HOUSTON – Galveston authorities told KPRC 2 on Tuesday they are receiving reports of tar balls in the area, from Bolivar to Matagorda.
Brandon Hill, Galveston coastal resources manager, attributes the tar balls to recent storms.
What are tar balls?
Hill said tar balls happen naturally.
“Weathered tar is the term used to describe the oil or tar that seeps from the Gulf due to natural or anthropogenic forces and then floats in the Gulf currents until eventually sinking to the Gulf floor or making landfall,” he wrote via email. “The material becomes sunbaked and encrusted in branching bryozoans and other sea life during this time. Per standard procedure, the city has reported the landings to the Texas General Land Offices Oil Spill Response Team and is waiting to hear back from the field office on the results of any samples that have been taken.”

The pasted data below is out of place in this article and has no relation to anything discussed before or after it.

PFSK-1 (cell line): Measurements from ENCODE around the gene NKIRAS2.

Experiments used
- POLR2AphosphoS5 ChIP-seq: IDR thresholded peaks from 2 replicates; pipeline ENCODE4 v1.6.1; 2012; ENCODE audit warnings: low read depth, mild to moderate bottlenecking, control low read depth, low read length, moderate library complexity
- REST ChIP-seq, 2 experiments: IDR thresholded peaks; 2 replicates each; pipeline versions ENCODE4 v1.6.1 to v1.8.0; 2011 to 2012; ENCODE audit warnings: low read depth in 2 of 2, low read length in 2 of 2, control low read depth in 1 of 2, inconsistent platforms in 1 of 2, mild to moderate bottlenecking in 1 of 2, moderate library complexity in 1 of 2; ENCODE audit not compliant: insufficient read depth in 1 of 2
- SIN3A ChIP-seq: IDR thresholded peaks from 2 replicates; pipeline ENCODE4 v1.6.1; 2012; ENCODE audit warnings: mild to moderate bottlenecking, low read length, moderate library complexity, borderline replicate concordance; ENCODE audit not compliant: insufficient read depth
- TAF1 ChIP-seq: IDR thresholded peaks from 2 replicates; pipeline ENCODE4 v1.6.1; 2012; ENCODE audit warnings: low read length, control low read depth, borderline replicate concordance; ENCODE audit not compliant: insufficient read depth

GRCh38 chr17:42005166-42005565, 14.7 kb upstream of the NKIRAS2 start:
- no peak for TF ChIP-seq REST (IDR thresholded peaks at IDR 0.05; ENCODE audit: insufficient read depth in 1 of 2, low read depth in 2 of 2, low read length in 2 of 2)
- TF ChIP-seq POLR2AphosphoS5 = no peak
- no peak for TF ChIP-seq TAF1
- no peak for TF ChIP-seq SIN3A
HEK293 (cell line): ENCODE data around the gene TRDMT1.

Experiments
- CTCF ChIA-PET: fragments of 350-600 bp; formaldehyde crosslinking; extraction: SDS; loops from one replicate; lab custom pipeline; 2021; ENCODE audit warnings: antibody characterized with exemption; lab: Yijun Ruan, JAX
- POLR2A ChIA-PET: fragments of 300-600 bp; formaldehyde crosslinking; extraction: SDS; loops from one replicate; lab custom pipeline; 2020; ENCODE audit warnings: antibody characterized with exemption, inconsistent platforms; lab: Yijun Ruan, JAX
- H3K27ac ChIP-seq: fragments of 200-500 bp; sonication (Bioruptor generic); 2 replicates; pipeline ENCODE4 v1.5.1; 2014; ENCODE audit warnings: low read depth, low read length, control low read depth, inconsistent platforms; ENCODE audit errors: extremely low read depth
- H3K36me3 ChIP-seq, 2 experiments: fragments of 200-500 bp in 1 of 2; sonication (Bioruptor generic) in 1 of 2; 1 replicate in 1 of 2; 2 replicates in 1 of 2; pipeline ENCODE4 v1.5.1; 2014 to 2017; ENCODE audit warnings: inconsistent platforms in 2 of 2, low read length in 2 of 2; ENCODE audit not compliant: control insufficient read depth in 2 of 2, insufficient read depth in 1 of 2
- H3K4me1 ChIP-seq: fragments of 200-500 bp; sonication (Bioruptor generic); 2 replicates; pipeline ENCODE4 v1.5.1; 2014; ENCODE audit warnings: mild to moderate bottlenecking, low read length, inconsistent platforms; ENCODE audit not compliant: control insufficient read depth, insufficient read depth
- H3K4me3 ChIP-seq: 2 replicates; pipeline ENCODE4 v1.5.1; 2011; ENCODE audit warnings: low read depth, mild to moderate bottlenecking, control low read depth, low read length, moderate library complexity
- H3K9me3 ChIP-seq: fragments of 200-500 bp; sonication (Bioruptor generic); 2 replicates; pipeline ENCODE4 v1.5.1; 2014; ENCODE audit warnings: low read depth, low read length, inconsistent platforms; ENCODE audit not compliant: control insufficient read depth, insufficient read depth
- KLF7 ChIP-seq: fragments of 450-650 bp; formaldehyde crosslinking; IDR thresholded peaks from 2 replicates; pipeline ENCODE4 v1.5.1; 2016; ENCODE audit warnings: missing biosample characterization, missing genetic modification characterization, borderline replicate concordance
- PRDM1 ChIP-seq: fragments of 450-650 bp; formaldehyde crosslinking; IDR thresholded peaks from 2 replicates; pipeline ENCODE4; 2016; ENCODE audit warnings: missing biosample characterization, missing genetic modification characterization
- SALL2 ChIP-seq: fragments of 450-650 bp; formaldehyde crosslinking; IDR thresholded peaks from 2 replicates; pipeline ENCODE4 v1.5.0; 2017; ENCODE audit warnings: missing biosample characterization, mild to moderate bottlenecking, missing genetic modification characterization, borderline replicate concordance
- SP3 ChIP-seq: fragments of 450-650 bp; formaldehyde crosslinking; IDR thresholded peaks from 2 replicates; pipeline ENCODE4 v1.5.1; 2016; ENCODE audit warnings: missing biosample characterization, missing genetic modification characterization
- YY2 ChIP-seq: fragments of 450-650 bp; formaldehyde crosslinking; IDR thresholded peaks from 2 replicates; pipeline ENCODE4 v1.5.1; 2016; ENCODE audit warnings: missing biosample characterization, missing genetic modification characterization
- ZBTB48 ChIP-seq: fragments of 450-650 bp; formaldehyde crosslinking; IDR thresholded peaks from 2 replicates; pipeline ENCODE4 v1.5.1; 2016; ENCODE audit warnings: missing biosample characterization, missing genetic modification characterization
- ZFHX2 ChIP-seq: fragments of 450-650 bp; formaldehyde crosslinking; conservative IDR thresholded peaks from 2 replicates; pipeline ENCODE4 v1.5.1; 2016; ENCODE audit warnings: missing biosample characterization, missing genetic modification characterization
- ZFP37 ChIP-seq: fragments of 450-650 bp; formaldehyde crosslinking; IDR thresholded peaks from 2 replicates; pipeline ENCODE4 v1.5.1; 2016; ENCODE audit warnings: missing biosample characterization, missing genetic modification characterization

Why are they showing up in the Galveston area?
Hill said via email that recent meteorological events in the Yucatan may have stirred up and pushed the “weathered tar” toward Galveston’s beaches.
“It’s fairly widespread but not at a level warranting a response action from the GLO oil spill response team,” Hill said via email with KPRC 2. “They are on the beaches now confirming that it hasn’t reached a level that warrants a cleanup. I was told by the GLO that they’ve been spread out sparsely from Bolivar to Matagorda. This is most likely occurring all along the Texas coast right now as a result of the recent storms.”
Scale of the sightings
“We do want to be clear,” he continued. “This is a very light occurrence being closely monitored and is within what would be considered the natural occurrence levels for this sort of material. It isn’t an ‘event’ that is ‘impacting’ one area in particular. It’s more like a natural phenomenon inherent in the Gulf that is being observed in populated beaches, but is occurring over a wide area right now.”